New York Times bestselling author of the Valdemar series and romantic fantasies like Beauty and the Werewolf and The Fairy Godmother. James Mallory and Lackey have collaborated on six novels. Now, these New York Times and USA Today bestselling collaborators bring romance to the fore with The House of Four Winds.
The rulers of tiny, impoverished Swansgaard have twelve daughters and one son. While the prince’s future is assured, his twelve sisters must find their own fortunes.
Disguising herself as Clarence, a sailor, Princess Clarice intends to work her way to the New World. When the crew rebels, Clarice/Clarence, an expert with rapier and dagger, sides with the handsome navigator, Dominick, and kills the cruel captain.
Dominick leads the now-outlawed crew in search of treasure in the secret pirate haven known as The House of Four Winds. They encounter the sorceress Shamal, who claims Dominick for her own—but Clarice has fallen hard for Dominick and won’t give him up without a fight.
Full of swashbuckling adventure, buoyant magic, and irrepressible charm, The House of the Four Winds is a lighthearted fantasy romp by a pair of bestselling writers.
Clarice is the oldest of an enormous brood of daughters (and one son) born to the ruler of a tiny principality in the mountains. Her parents can’t afford dowries for their daughters without beggaring their kingdom, so each daughter is expected to go off and seek her fortune. Clarice is determined to ply her trade as a swordsmaster, but she must earn a reputation first, and that requires travel. Disguising herself as “Clarence Swann,” she takes passage on a merchant vessel bound for the New World, and quickly becomes fast friends with the ship’s navigator, Dominick. When sinister events and adventures threaten her life, Clarice/Clarence must use all of her resources (and rely on her heart) to come through the storm.
The first thing you should know about The House of the Four Winds is that my first judgment after a 5-second perusal of the cover art did not fail me. It’s 90% about life on a boat filled with men, plus some violence. The other 10% of the book is split between Clarice’s (somewhat boring) backstory and a magical mystery at the very end of the book. The second thing you should know is that this book didn’t do anything for me. I generally like Mercedes Lackey’s books (see: Elemental Masters series), but I didn’t like another co-written book of hers, so perhaps that is to blame. The third thing? The official summary contains ALL OF THE SPOILERS. *le sigh*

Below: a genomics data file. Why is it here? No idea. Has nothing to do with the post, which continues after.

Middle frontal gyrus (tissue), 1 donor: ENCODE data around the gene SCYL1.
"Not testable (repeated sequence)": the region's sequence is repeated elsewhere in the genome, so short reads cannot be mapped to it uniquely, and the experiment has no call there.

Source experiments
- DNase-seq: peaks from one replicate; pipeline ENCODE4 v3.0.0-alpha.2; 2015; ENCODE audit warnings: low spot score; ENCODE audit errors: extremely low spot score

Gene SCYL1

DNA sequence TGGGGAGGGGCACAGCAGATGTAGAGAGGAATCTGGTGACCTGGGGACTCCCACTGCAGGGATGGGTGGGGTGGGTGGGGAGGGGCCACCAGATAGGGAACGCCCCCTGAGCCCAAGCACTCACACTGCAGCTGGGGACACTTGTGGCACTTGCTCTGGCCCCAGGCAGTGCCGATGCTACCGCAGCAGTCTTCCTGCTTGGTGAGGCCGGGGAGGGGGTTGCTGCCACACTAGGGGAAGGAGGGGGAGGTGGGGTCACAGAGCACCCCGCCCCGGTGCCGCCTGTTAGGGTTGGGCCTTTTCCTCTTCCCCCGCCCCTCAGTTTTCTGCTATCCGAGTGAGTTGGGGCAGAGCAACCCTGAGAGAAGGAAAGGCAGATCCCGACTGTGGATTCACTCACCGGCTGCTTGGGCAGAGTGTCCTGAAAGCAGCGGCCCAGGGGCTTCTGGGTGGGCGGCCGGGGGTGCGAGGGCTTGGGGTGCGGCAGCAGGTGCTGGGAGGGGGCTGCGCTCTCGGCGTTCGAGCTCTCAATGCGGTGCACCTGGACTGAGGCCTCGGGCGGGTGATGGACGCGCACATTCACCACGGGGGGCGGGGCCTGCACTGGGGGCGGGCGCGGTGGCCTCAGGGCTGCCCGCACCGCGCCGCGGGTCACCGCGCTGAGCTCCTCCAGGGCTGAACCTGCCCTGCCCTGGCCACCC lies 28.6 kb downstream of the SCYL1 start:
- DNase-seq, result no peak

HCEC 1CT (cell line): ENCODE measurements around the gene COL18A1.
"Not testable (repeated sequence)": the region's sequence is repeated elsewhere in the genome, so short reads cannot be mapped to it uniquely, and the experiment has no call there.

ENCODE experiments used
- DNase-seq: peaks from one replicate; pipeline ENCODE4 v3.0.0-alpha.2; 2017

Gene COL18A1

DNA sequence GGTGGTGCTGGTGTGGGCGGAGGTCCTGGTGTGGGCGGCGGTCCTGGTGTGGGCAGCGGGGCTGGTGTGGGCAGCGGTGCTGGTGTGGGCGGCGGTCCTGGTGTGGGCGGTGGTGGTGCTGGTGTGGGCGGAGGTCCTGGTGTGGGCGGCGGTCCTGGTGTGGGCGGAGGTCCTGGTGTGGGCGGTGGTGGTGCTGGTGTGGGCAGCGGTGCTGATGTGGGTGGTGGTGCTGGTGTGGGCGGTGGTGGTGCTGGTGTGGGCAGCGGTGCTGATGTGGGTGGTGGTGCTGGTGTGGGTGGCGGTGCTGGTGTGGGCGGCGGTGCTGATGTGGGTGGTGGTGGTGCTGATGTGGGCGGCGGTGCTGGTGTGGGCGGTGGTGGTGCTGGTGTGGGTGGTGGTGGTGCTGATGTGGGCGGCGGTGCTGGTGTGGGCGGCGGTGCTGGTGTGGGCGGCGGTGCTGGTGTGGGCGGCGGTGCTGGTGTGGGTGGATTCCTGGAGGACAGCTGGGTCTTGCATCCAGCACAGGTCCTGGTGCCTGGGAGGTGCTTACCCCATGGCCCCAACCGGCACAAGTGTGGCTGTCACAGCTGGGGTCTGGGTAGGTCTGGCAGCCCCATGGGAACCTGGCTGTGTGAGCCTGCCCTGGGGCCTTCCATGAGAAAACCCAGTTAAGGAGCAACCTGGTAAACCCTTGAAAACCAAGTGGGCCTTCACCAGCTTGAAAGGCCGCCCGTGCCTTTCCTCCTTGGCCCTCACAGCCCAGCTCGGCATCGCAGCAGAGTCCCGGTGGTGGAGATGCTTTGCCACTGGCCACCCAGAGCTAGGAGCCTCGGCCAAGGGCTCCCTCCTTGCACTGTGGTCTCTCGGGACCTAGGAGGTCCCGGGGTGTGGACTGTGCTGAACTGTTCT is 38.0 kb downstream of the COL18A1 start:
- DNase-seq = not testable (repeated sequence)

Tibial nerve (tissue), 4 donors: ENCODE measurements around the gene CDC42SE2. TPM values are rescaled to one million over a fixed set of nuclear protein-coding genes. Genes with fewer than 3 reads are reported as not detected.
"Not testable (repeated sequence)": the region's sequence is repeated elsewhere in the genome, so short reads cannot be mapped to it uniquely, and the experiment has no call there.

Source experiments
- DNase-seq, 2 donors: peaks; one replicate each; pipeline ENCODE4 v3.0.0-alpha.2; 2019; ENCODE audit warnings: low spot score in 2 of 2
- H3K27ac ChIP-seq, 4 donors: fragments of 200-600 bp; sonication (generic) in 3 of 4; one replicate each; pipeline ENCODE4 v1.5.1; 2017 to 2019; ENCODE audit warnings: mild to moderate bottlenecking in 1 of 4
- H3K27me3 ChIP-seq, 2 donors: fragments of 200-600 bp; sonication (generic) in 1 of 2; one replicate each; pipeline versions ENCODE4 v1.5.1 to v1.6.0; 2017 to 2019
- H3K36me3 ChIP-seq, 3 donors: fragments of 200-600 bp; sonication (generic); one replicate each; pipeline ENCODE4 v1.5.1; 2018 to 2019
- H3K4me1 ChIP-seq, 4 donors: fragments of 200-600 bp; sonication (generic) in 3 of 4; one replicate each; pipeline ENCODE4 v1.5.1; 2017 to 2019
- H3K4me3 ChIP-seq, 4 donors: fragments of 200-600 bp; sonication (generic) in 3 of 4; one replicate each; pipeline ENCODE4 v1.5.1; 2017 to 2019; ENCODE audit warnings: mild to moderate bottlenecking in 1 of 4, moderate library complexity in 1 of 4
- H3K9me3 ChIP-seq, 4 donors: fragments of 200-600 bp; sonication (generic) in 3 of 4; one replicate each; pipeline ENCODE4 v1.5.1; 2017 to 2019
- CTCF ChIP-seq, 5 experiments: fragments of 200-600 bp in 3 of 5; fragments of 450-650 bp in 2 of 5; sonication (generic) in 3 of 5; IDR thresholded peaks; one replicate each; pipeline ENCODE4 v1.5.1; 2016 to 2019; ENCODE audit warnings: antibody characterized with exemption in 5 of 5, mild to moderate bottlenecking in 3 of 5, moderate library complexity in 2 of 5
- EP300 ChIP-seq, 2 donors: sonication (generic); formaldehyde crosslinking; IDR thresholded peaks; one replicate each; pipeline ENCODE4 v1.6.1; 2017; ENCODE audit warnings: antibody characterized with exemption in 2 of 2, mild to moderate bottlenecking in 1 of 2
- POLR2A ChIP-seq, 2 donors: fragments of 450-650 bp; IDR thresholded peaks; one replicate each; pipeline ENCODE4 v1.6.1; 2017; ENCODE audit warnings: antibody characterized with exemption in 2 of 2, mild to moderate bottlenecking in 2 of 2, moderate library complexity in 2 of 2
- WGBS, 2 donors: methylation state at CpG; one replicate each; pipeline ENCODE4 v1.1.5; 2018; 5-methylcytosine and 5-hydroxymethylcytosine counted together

Shall I catalog my disappointments? The sooner I do, the sooner I can dwell on this book’s good points (and ideal readers). Number one: lack of female characters. Clarice’s female-heavy family not-withstanding (and they really are off-stage, as she leaves them immediately), the female characters present in the story are: Clarice, a virtuous white woman who is determined to look, think and act like a man at all times, and Shamal, a non-white seductive evil sorceress. Commentary: depressingly obvious. Number two: believability. Clarice’s sex is NEVER discovered on a ship, over weeks worth of time. She is also an incredibly wise (but naïve in all the ways that count!) eighteen year old with no faults to speak of. Excuse me while I laugh my head off over here in the corner.
Number three (and this may well be my biggest disappointment): what love story?! I was promised a magical romp heavy on romance! It’s all very much ship life, and officer/crew heierarchy, what-are-we-going-to-do-about-the-pirates?! until the last second. And then the "romance" is lightly sprinkled on at the very end. UNSATISFACTORY. Also, only one swordfight worth mentioning. Travesty, I tell you!
Finally, the worldbuilding was spotty. The magical system isn’t given any depth or character, the main characters (except the villain) don’t do any magic themselves, and the whole thing feels like a big cliché. It would be one thing if there was a bit of humor to lighten the tone of the story and turn it into a romp (I suppose I wouldn’t mind weak worldbuilding so much then), but there’s not. Instead, there’s death, tragedy, uncertainty, and a lot of loose ends.
So, who WOULD enjoy this book, and/or what were its good points? I’d say anyone who picked it up for the cover won’t be disappointed. There’s a lot of sailing and pirating involved. Clarice’s introduction to the nuances of shipboard life brought Avi’s The True Confessions of Charlotte Doyle and Jean Lee Latham’s Carry On, Mr. Bowditch to mind. I also think fans of The Pirates of the Caribbean franchise will find much of the familiar in this tale. What I mean is, it’s clichéd, and it wasn’t for me, but I can see how it would be fun reading if you want a sea adventure and don’t mind a fantasy without much magic. It is also a good candidate for a YA crossover title, as the romance is quite clean and the heroine has just turned eighteen.
All in all? The book’s cross-dressing heroine and promise of romance did not fulfill my expectations, but the story will likely please others.
Recommended for: anyone who has been searching for The Pirates of the Caribbean in book form.
The House of the Four Winds will be released by Tor (Macmillan) on August 5, 2014.
Fine print: I received a finished copy of this book for free for review from the publisher. I did not receive any compensation for this post.